But there are many versions of casting porn that predate Whitaker’s black leather couch: Pierre Woodman’s “Casting X” began in 1997. While Backroom usually features a hidden camera aspect—adding to the mystery, does she or doesn’t she know she’s being watched—Casting X uses a variety of angles and settings. They’re still “casting couch” interviews for porn gigs, but less seedy. Woodman’s not tricking women into anything. In these videos, the plot insinuates that the interview is set more on the porn performers’ terms.

I asked Laura Helen Marks, professor of practice in English at Tulane University and author of Alice in Pornoland: Hardcore Encounters with the Victorian Gothic, to help me break down the nuances of the couch, and the power dynamics at play.

“It's kind of tricky,” Marks said in a phone call. “I think the tendency would be to think, ‘Well, it's about male domination and control, it's misogynistic’—it's rooted in that, but I'm also really hesitant to make those kinds of straightforward claims about pornographic content, because you could also see it as, ‘Yes, that's a reflection of the larger society we're living in, and the casting couch is a real thing.’”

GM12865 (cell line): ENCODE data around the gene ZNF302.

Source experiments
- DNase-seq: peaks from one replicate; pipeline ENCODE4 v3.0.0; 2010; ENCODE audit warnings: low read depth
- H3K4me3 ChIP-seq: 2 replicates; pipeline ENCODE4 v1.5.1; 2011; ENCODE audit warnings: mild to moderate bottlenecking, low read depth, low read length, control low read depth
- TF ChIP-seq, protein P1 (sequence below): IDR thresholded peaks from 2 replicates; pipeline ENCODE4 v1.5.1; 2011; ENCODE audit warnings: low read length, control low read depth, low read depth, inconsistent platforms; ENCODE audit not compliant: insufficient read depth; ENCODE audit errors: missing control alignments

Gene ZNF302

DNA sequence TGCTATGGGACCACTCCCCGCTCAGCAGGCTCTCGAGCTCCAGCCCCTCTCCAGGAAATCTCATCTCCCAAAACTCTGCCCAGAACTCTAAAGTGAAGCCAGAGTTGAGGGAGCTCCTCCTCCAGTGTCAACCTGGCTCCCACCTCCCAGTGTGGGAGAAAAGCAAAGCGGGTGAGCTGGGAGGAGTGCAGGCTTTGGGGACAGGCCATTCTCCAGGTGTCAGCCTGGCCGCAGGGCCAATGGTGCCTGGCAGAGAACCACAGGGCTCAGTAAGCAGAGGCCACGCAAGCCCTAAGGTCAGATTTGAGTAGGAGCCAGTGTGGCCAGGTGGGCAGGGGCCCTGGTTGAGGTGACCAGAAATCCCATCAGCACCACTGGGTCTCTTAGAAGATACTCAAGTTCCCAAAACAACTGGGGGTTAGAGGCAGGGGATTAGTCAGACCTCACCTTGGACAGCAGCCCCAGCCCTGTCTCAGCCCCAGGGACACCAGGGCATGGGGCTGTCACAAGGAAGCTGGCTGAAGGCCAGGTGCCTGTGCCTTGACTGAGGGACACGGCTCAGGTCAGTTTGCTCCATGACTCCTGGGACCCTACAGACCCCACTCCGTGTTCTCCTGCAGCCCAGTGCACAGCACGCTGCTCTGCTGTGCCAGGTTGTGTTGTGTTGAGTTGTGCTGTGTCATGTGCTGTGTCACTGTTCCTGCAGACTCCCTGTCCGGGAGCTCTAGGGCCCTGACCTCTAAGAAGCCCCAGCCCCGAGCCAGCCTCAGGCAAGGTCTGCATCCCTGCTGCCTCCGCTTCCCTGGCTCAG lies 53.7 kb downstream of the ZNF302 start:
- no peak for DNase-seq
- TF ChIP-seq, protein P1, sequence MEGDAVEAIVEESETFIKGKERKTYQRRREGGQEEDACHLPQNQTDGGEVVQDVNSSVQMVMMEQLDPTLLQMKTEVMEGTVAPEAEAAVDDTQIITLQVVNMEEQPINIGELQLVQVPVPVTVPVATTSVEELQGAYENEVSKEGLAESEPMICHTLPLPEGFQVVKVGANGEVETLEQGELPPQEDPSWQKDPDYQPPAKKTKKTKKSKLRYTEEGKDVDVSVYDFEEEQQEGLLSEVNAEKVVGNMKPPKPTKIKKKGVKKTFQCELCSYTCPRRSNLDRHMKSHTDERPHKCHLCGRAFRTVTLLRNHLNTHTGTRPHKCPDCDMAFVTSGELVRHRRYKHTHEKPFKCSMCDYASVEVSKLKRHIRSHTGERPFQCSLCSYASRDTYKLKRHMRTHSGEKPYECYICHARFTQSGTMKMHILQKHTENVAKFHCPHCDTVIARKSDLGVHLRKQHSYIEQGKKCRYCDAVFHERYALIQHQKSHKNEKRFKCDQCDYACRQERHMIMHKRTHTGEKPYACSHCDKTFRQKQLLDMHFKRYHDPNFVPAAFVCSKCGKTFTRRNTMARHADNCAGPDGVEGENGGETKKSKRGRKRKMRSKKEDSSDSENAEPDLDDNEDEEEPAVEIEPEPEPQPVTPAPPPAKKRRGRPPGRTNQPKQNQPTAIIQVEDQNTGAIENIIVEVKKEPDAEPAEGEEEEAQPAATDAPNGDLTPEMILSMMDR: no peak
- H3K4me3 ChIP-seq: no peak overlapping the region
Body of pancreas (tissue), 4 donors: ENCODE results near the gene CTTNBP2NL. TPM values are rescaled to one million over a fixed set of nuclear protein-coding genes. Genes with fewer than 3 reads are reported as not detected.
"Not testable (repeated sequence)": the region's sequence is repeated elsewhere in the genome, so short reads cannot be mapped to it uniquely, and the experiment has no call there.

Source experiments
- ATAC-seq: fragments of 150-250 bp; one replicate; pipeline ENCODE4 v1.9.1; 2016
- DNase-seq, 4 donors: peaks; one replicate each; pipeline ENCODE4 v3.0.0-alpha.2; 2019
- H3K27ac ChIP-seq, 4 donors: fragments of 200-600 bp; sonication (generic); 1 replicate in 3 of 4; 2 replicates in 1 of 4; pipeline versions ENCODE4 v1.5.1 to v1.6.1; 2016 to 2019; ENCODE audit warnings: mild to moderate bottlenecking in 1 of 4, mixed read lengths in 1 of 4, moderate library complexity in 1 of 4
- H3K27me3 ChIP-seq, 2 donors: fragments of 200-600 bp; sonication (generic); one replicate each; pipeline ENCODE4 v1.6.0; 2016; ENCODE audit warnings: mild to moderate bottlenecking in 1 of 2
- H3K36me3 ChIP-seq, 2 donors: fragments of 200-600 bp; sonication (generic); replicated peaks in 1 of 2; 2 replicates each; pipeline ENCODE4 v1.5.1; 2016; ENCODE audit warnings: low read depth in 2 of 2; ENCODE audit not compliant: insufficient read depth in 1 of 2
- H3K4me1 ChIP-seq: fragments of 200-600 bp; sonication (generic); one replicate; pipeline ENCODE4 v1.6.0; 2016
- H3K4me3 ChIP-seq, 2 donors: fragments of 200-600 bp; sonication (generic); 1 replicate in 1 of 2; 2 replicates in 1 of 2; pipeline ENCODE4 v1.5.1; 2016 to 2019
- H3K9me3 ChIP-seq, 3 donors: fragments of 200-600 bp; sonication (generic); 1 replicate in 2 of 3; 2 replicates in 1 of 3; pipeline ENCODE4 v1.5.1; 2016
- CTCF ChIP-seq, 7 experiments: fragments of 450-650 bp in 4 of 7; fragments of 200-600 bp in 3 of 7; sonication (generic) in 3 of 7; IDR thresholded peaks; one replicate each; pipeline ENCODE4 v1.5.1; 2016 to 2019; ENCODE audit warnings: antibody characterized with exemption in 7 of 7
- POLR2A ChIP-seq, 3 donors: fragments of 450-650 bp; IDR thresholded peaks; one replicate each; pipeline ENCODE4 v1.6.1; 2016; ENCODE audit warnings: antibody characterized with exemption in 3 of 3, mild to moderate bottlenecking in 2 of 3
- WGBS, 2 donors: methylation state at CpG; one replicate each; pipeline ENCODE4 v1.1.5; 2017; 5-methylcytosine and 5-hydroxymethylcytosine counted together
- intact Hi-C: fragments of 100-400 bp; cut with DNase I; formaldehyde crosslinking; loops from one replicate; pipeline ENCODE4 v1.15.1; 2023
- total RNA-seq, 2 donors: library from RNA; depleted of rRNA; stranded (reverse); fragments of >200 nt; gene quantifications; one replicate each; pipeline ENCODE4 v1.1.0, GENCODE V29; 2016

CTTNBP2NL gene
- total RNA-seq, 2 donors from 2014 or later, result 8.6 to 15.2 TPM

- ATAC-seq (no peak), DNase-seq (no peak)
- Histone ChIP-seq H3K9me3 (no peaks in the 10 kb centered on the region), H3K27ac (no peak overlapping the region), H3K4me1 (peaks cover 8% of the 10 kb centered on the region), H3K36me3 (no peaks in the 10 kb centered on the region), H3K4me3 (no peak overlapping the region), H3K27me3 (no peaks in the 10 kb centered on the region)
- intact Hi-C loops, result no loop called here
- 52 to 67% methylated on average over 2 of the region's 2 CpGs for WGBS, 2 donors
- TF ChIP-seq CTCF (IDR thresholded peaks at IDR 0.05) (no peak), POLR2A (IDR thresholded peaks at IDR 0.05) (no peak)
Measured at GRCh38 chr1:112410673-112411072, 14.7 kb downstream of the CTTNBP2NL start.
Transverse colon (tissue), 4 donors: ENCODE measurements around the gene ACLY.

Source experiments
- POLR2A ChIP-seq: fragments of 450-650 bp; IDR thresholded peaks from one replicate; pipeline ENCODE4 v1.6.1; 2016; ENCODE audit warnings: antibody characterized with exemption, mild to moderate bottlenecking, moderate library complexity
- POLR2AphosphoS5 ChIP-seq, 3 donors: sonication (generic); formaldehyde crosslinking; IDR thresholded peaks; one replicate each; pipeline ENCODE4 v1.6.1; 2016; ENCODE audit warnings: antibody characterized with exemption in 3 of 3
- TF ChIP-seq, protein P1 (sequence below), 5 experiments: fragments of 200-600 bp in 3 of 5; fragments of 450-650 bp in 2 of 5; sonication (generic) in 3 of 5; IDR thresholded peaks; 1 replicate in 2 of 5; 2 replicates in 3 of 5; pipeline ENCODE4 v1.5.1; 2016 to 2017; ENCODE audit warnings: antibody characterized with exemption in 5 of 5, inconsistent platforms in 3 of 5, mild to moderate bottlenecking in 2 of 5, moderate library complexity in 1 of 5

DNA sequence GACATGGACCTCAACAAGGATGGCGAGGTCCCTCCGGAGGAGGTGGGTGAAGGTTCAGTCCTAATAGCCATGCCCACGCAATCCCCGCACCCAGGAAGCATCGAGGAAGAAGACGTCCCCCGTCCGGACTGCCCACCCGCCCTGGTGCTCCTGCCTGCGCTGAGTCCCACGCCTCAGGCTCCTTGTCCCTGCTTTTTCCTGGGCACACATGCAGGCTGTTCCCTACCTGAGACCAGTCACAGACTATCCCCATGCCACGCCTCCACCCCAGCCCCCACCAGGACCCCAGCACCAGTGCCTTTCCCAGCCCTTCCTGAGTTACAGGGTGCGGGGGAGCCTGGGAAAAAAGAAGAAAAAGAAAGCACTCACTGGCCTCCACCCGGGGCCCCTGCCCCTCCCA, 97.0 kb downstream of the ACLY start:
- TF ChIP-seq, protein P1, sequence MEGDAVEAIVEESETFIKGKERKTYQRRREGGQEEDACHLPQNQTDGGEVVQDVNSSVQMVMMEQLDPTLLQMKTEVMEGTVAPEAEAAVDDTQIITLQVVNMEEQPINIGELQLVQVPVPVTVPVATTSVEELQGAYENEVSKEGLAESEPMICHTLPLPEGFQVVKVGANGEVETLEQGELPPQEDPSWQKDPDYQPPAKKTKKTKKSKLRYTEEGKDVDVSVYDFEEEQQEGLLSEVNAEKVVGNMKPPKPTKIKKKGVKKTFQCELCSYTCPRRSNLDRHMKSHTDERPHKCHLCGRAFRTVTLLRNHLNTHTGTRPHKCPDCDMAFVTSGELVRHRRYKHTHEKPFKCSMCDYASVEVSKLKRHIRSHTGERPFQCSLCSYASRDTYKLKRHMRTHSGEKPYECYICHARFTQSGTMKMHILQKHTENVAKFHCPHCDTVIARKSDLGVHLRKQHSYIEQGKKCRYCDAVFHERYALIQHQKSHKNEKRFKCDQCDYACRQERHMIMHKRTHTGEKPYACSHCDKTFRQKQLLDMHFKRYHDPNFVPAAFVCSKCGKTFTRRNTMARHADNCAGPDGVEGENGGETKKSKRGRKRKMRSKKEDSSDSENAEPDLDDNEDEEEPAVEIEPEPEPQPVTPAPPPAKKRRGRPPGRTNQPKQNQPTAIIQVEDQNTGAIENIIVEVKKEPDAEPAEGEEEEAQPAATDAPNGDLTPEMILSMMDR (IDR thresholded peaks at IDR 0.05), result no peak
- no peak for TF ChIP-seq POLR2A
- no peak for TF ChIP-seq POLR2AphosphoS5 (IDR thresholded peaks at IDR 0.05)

The casting couch “plays with that line of fantasy and reality,” Marks said. Most of it is seen through this kind of voyeuristic double-lens: The viewer is meant to suspend their belief, and assume that the women aren’t in on the trick.

Director, performer, and founder of BurningAngel porn studio Joanna Angel told me that the appeal of the casting couch may be in its relatability. “It strips away a lot of the glitz and glamour of porn and makes fans feel like they are right there in the room, and makes them feel more like they can relate to the penis involved,” she said in an email. “Some people like the fantasy aspect of porn, and get aroused by seeing erotic portrayals of people and things that are very off from their reality.” For others, she said, watching a set of six-pack abs have athletic marathon sex is a turn-off. “I found that the less glamorous the casting couch porn was, the more successful the series was,” Angel said.